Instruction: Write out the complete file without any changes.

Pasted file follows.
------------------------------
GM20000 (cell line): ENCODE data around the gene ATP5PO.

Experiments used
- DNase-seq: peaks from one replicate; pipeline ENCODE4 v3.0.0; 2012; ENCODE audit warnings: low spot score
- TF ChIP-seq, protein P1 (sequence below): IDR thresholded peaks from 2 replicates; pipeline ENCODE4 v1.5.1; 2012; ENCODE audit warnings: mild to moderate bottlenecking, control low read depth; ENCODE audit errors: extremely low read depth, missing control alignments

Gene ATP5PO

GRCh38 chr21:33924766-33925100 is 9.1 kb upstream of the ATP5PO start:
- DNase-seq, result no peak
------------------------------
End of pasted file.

GM20000 (cell line): ENCODE data around the gene ATP5PO.

Experiments used
- DNase-seq: peaks from one replicate; pipeline ENCODE4 v3.0.0; 2012; ENCODE audit warnings: low spot score
- TF ChIP-seq, protein P1 (sequence below): IDR thresholded peaks from 2 replicates; pipeline ENCODE4 v1.5.1; 2012; ENCODE audit warnings: mild to moderate bottlenecking, control low read depth; ENCODE audit errors: extremely low read depth, missing control alignments

Gene ATP5PO

GRCh38 chr21:33924766-33925100 is 9.1 kb upstream of the ATP5PO start:
- DNase-seq, result no peak